Weirdo Weekend and a Tale of Two Manga Legends
Weirdo Weekend 2017 just concluded couple weekends ago. There were lots of beautiful moments through out the event, but a particular one from Giselle Anguizola stood out for me.
Giselle sings and taps for her band in NOLA, G & the Swinging Three. She shared that when she hears other vocalists up and down the Frenchmen St., she actually tries to avoid listening to them. This may sound counterintuitive, but it helps her limit the influence of other vocalists on her own style and flavor.
I was ecstatic to hear her story. And I realized I had been seeking for more of that perspective from the dance community for a long time.
This goes back to my childhood years when I got serious about sketching and illustrated storytelling. It was a time in Taiwan when possessing the newest issue of Jump Shonen, a weekly manga anthology, would make you the most popular kid in class. There were several iconic works from the era that collectively shaped not just my life, but an entire generation of Asian youth. (Yes, yes, it's as if I'm describing Don Quixote or George Orwell... but just bear with me.)
One day, I got my hands on a popular manga instruction book (I am as shocked as you are that I can buy a kindle version of this 1985 book off amazon) from 鳥山明, the creator of Dragon Ball Z. In the last chapter of the book, the legendary author gave a piece of advice to all aspiring manga artists. If you want to be great, he said, carefully and relentlessly study the works from artists that you admire.*
Some time later, I came across an interview with the venerable 手塚治虫, who created Astro Boy. He too, offered a stern advice for all aspiring manga artists. If you want to be great, don't focus on studying other's work, so you can discover and cultivate your own style.*
So, crap, what am I supposed to do?
As a kid, I didn't understand how the two seemingly competing perspectives would co-exist. And for whatever reason (maybe because I always had some defiance genes), I chose the self-discovery and self-expression route. Or perhaps, it chose me.
It is a less traveled route of the two, and I have to admit that it has not always been easy to stick out like a sore thumb. But to me, it would have been even more difficult to fight my impulse to explore and express, however weird or different it may be.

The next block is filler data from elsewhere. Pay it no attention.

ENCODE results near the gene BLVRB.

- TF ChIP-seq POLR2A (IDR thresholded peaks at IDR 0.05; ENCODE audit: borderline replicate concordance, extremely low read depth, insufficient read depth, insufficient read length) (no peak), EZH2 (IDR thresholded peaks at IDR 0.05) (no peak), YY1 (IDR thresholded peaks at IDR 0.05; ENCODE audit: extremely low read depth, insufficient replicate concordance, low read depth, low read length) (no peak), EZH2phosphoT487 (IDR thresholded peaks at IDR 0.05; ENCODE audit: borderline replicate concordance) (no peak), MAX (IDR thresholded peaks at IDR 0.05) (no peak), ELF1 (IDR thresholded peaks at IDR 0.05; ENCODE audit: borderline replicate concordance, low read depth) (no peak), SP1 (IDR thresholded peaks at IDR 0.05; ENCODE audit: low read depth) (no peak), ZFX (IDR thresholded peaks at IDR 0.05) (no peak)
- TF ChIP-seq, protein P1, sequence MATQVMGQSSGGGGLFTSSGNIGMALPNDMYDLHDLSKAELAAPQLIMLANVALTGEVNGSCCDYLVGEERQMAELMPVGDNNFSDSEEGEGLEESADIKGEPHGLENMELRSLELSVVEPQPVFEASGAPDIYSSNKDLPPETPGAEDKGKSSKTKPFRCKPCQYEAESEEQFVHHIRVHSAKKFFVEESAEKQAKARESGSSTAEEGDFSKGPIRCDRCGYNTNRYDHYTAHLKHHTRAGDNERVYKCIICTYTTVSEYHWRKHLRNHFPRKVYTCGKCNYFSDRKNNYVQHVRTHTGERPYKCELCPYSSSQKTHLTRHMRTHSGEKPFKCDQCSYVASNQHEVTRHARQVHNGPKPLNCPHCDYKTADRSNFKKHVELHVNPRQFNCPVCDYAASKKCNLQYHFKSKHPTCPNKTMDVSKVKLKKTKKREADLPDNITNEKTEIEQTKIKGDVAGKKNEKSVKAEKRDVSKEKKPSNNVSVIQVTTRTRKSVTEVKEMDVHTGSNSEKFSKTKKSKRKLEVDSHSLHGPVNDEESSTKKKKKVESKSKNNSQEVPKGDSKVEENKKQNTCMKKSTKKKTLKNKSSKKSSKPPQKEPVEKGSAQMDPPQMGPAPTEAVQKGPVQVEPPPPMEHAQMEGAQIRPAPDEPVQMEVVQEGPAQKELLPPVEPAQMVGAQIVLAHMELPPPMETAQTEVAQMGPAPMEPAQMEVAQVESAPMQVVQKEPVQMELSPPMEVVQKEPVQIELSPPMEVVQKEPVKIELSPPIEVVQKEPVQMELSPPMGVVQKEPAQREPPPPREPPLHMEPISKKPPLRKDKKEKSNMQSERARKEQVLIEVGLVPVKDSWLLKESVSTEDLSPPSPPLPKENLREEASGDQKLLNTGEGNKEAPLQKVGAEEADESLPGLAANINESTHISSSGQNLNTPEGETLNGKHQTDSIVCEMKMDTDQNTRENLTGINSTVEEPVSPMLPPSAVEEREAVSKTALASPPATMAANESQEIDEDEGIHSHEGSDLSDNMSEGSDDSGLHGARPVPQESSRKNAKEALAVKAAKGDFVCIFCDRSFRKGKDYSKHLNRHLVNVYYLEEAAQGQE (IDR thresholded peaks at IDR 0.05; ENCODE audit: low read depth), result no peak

Now, I understand that both perspectives play important roles in the growth any art form. One is responsible for preservation and popularization, while the other for diversity and innovation. Yet, with the rise of internet and social media, I sense that we are getting a much stronger force of the former than the latter. It seems that as lindyhop becomes more popular, so does the desire to codify and conform.
This is something I have felt in the hip-hop community as well. A local dance pioneer, Vid "GraVIDy" Cotarta spoke to this phenomenon during a Bay Area Diggs Deeper panel discussion. He reminded us that, "Hip-hop is what you are, and you're supposed to express that... sometimes you feel like, if I want to be hiphop, I gotta conform to what hiphop is. That's the stupid thing I've ever heard, because you are hip-hop! You go make that sh*t! We did!"
This is why I was so ecstatic to hear Giselle share her story. I wish we can all dance a bit more weird together.
At the Saturday evening dance, everyone seemed to be dancing with an extra ounce of freedom and risk-taking. For the second year in a row, I said, "man, I wish we can all dance more like this every day, not just during this workshop weekend."
But I think Giselle summed it up best when she told me that --- she wanted to call the event "Everyone Else Is Weirdo Weekend".
*: These were what I remember from 25 years ago off the Chinese version of the book/interview. Naturally, the wording is imprecise. But the intentions of the words stayed fresh with me despite the passage of time.